Tom is looking forward to spending spring break in Mexico with his girlfriend, Kat. Her father, an FBI agent, has invited Tom to join them at a fancy Cancun resort for some much-needed R&R. But when the daughter of a local law-enforcement officer goes missing, Kat’s dad is pulled into the investigation. Soon after, Tom notices a yacht in the marina with a suspicious-looking crew and a kid matching the missing girl’s description. Investigating further could lead Tom into the dangerous world of ruthless Mexican drug cartels.
What planning or research did you do for your book?
The Mayan Riviera has always been a great place to visit, with all its history, beaches and bright blue water. We’ve visited there for years, so I like to say I have “lived my research.” Unfortunately, the western Mexican drug cartels started actively moving into the Mayan in the last couple of years, and many of the incidents in the book are based on real things that happened (and continue to happen) in Cancun and the surrounding area. Readers were begging me for more Tom and Kat adventures, so I thought I’d send them on vacation and see what trouble they would manage to find.
When did you know you wanted to be a writer?
I started working on my first novel when I was 14 or 15, but I wrote stories from the time I could write sentences.
Given how much I love the part of Mexico known as the Mayan Riviera , it was more a bad surprise than a good one, but I was amazed at how close to real life my story turned out to be. When I began writing it, the dangerous incidents were in the recent past, and it looked like things were becoming under control. Since I finished Mayan Murder, more and more incidents like those I imagined for the story have popped up in the real media. Law enforcement is actively working to shut down organized criminal involvement, but some crazy stuff is still happening!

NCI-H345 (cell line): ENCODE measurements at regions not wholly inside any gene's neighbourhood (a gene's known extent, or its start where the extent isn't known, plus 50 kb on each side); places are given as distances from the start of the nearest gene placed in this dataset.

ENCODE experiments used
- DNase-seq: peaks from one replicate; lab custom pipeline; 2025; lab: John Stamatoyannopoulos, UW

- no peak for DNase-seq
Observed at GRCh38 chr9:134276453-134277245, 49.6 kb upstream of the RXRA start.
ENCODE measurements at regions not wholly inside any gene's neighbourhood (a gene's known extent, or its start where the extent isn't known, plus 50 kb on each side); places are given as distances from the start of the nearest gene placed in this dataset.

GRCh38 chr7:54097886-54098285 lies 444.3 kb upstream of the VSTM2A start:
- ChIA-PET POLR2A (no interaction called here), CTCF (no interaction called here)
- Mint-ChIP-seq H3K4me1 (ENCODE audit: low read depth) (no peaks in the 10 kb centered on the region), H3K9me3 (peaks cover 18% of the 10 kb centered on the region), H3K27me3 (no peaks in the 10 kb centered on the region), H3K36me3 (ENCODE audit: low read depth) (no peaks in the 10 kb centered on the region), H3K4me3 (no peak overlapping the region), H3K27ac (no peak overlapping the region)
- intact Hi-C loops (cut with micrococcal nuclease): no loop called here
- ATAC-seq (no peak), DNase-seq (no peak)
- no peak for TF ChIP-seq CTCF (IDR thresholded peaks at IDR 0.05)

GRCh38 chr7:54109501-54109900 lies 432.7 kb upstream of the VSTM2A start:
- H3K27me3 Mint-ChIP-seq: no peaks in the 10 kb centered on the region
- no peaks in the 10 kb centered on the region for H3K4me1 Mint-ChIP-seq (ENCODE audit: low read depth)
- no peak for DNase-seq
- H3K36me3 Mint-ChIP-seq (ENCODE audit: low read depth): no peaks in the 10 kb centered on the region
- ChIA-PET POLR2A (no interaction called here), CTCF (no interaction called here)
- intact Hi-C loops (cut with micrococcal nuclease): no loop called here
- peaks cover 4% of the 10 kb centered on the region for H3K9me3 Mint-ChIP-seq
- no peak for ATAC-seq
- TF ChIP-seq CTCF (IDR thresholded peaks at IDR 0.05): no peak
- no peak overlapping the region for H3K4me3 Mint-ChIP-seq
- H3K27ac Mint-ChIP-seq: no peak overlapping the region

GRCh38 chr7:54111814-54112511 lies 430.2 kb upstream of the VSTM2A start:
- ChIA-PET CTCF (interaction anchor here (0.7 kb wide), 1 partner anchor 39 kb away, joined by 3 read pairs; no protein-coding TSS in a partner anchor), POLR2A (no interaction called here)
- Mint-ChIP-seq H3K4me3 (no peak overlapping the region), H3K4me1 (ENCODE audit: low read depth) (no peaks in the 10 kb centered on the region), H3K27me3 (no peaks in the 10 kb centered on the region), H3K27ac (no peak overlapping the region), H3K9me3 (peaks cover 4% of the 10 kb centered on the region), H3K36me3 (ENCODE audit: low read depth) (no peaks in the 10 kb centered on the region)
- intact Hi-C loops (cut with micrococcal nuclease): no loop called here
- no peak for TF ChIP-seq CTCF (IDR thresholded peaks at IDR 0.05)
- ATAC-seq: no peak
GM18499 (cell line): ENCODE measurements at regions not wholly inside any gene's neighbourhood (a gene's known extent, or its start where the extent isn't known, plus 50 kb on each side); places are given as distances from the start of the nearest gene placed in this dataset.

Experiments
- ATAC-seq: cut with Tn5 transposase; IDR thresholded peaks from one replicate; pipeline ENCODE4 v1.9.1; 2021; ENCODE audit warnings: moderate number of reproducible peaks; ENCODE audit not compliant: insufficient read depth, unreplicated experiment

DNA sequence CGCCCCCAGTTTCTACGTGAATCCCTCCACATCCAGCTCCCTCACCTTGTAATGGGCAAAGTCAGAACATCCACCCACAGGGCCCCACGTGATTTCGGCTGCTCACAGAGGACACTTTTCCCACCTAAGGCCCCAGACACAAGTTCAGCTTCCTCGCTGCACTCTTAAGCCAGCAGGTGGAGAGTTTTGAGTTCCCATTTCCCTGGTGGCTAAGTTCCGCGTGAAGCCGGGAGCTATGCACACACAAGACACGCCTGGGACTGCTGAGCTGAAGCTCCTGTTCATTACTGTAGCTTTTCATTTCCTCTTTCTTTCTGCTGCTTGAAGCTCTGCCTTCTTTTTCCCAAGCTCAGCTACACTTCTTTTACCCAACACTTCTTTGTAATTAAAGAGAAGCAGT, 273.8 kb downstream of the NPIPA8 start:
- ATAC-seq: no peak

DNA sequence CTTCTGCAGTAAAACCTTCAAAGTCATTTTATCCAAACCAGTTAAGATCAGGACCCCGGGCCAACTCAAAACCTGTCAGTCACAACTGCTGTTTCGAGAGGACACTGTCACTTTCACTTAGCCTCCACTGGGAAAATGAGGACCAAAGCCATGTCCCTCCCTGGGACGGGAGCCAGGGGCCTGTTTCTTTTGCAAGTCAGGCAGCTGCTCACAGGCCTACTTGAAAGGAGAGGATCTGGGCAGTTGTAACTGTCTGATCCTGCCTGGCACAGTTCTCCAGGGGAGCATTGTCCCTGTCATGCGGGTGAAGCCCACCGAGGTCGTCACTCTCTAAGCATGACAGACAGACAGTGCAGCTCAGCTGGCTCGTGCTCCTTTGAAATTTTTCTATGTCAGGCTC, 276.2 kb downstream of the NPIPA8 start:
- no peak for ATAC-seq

What is the most challenging part of being a writer?
Finding the time to write! I work full time as a teacher librarian, so holidays and summers are writing time. I find I need to immerse myself in my plot and characters. I’m not one of those people who can pick up their laptop and just jump back into a story after dealing with daily life, parenting, work, etc. I hope I can get better at that!
What is the most rewarding part of being a writer?
I love it when readers come up to me and tell me they “hate reading” but they really liked my book. I write for reluctant readers, so knowing I hooked a kid who normally doesn’t read is a big deal for me. I know I did my job well. I also love it when kids are mind-blown hearing that the events and places in my novel are based on real life. River Traffic is based in my small town, and so many kids thought I’d made up the history that brings the two main characters together. When they learn it’s all true—and they had no idea about any of it, despite living here — they are shocked. I always encourage them to go do a little research. It’s the teacher librarian in me.
Mayan Murder is available now.